Habitat III is the United Nations Conference on Housing and Sustainable Urban Development, taking place in Quito, Ecuador, 17–20 October 2016.
In the Prague conference the discussions covered various topics, and in the Prague declaration they noted the importance of promoting:
- Innovative and productive cities.
- Green, compact, resource efficient and resilient cities.
- Inclusive and safe cities.
- Good urban governance.
They point out a need to plan and manage urban areas through the cooperation of national governments with regional and local authorities and communities with established coordination mechanism. Cities need to be enabled and empowered in order to be key actors in the implementation of sustainable urban development based on the principles of sustainable development. Citizens should be involved and consulted in a well-designed system of multi-level governance. There is also a need to assure compliance to legal requirements by independent institutions acting in land governance, land registration. International cooperation and exchanges between national, regional and local authorities can promote sustainable economic development, social and environment protection. Social cohesion, better access to services, urban safety. Long term and non-speculative, risk informed investments in housing and urban development can stimulate employment in cities. Resource efficiency and promoting sustainable consumption and production patterns are critical elements for cities to manage growth, increase resource productivity, and decouple economic growth from increased resource use and its environmental impact. Efforts to protect and safeguard the cultural and natural heritage. Promote economic development and job creation.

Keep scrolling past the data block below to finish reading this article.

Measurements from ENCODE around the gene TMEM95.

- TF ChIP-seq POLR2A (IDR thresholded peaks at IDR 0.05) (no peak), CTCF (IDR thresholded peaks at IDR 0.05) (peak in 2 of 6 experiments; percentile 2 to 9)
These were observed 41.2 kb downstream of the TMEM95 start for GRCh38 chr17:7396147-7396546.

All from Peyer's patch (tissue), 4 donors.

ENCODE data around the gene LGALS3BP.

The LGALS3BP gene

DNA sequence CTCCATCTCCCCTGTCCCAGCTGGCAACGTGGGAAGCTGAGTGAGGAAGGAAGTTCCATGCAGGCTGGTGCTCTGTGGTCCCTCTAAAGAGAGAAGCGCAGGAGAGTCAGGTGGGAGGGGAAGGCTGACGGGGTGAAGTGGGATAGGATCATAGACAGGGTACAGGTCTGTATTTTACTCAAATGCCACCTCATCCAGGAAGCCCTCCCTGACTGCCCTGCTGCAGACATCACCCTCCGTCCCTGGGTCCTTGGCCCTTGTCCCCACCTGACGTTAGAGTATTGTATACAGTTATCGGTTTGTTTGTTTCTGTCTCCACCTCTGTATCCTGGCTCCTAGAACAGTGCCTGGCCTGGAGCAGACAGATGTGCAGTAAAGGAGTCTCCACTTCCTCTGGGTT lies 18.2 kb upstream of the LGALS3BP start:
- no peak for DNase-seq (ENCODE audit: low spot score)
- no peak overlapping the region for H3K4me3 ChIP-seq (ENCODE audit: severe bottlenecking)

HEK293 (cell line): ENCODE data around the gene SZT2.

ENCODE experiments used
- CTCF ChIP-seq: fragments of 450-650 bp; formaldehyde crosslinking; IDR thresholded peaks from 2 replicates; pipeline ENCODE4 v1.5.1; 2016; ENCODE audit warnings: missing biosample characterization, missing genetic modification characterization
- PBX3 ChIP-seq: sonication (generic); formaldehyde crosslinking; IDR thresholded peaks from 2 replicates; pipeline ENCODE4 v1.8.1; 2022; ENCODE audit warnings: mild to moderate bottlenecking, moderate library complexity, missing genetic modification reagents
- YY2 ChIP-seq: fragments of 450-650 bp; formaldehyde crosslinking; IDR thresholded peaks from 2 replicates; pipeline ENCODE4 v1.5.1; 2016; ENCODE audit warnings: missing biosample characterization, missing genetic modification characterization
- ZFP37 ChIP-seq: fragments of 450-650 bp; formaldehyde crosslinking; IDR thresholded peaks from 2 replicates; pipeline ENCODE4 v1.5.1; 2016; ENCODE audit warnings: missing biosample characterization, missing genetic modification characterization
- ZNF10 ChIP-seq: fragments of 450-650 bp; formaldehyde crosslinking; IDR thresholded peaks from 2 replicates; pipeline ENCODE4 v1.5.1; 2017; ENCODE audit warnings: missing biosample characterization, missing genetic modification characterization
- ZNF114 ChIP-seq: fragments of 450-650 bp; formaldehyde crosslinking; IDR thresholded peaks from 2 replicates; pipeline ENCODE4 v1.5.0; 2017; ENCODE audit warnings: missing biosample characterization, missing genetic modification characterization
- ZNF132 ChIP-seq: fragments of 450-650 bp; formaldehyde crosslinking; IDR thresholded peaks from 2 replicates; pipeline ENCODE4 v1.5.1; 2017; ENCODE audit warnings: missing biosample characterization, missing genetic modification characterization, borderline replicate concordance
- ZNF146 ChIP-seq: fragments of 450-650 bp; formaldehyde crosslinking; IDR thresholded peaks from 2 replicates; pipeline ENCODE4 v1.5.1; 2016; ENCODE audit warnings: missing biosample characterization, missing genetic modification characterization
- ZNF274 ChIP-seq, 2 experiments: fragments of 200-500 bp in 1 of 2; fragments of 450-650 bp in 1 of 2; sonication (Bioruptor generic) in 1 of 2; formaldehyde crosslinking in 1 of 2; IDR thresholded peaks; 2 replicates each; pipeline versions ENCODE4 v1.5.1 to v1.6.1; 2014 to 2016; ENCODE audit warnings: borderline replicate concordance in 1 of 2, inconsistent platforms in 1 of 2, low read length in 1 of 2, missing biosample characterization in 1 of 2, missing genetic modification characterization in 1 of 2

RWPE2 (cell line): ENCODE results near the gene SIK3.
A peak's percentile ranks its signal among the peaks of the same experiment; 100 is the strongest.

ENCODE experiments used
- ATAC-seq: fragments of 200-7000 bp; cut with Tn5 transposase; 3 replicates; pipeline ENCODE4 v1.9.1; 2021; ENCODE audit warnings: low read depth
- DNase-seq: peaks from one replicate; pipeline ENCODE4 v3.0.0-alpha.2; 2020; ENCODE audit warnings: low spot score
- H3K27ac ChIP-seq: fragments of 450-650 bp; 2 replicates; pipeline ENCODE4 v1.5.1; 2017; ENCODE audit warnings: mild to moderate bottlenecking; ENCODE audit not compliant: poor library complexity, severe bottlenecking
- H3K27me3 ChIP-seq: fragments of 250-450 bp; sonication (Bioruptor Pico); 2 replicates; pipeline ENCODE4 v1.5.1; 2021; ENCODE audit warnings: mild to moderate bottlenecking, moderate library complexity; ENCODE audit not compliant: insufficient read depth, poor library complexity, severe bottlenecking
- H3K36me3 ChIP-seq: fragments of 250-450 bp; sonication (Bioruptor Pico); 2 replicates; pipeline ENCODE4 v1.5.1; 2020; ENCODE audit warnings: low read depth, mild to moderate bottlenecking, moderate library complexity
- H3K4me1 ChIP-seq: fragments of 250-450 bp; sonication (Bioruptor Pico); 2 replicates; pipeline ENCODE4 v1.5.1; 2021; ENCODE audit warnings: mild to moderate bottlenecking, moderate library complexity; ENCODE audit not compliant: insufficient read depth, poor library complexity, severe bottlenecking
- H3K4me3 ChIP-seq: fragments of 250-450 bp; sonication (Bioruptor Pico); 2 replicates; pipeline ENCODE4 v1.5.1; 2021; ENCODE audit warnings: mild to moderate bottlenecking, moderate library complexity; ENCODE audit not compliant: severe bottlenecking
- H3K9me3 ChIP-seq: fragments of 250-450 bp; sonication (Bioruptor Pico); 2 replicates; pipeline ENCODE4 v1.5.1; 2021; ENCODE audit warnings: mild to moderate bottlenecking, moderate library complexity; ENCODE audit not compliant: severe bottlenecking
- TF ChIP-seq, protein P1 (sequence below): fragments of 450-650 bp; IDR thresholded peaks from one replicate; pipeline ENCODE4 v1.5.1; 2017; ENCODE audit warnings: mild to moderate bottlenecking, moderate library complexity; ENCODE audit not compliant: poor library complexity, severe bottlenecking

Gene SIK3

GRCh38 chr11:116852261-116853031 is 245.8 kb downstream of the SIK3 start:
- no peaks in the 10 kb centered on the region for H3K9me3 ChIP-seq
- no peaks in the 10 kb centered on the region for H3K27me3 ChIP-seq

The following step was Barcelona where the main topic was public spaces. From the Barcelona Declaration came out that:
- Human rights are a key to advancing and developing an urbanization that is sustainable and socially inclusive, that promotes equality, combats discrimination in all its forms and empowers individuals and communities.
- The Right to the City is a new paradigm that provides an alternative framework to re-think cities and urbanization.
- There is a need to preserve the character and quality of existing historical public areas, in order to promote and to transmit heritage to the future generations; improve existing public areas in central and peripheral parts of the city, in order to upgrade their quality and foster the sense of belonging of the communities; design new public spaces in built areas and in new urban expansions, to increase the quality of life of the inhabitants and strengthen social stability.
They focus on public spaces because in an even more urbanized world, the right to the city must be guaranteed to the people who share the urban space today and to the coming generations who are going to inherit it tomorrow. In order for the public space to respond to its true purpose and be at the service of the people and achieve the democratization of our cities, it should be tackled from an integrated logic which goes beyond its own physical boundaries and address fundamental dimensions such as 1) “Agora” (its social and political dimension), 2) Mobility, 3) Economy, 4) Housing.